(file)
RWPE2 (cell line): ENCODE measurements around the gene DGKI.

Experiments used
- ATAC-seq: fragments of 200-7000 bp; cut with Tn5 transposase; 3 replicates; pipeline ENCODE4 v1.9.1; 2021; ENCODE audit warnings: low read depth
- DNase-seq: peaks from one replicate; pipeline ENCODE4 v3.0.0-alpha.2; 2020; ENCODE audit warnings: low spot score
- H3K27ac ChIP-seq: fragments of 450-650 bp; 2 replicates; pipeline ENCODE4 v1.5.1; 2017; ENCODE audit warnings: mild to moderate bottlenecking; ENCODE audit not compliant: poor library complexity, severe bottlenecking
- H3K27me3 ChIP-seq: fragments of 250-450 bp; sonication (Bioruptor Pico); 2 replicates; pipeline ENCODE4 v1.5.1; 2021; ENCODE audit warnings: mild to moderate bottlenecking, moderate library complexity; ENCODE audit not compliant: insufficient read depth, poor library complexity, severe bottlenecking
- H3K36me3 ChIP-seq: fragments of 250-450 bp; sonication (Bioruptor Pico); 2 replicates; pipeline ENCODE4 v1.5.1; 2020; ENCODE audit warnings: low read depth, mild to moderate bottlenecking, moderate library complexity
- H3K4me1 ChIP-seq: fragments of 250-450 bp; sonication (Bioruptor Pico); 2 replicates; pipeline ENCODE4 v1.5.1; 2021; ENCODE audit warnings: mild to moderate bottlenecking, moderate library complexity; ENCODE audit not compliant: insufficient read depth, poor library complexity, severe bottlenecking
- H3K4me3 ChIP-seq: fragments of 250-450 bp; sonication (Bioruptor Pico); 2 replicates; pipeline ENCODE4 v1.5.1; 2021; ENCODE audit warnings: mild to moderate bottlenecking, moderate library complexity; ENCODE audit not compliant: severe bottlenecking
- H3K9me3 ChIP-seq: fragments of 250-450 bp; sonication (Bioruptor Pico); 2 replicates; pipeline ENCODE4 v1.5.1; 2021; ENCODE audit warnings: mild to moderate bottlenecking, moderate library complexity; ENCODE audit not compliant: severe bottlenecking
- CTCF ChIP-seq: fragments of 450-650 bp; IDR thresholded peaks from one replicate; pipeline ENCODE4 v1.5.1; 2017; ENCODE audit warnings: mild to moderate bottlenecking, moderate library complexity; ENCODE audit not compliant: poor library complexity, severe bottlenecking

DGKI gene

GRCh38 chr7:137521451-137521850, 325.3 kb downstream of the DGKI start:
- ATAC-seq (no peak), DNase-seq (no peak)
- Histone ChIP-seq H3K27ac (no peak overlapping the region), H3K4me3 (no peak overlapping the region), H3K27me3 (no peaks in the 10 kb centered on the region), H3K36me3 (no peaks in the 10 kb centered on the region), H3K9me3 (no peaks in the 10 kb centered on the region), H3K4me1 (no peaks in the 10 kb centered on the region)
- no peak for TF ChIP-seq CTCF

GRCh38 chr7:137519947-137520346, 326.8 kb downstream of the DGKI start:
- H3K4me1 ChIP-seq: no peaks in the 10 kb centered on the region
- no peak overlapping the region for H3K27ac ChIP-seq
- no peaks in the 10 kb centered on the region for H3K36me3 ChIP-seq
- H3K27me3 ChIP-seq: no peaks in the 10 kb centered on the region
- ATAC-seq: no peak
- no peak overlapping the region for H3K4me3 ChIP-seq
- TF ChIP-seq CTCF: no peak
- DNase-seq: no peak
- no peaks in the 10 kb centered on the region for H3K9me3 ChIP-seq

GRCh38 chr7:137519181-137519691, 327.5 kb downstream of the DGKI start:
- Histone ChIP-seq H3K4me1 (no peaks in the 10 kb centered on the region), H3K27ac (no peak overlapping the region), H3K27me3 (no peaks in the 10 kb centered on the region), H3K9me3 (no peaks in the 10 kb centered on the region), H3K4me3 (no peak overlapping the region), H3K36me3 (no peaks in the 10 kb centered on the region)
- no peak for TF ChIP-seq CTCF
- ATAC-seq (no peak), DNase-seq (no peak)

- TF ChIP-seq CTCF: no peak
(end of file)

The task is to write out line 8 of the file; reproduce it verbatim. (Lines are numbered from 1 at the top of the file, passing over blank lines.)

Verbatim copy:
- H3K4me1 ChIP-seq: fragments of 250-450 bp; sonication (Bioruptor Pico); 2 replicates; pipeline ENCODE4 v1.5.1; 2021; ENCODE audit warnings: mild to moderate bottlenecking, moderate library complexity; ENCODE audit not compliant: insufficient read depth, poor library complexity, severe bottlenecking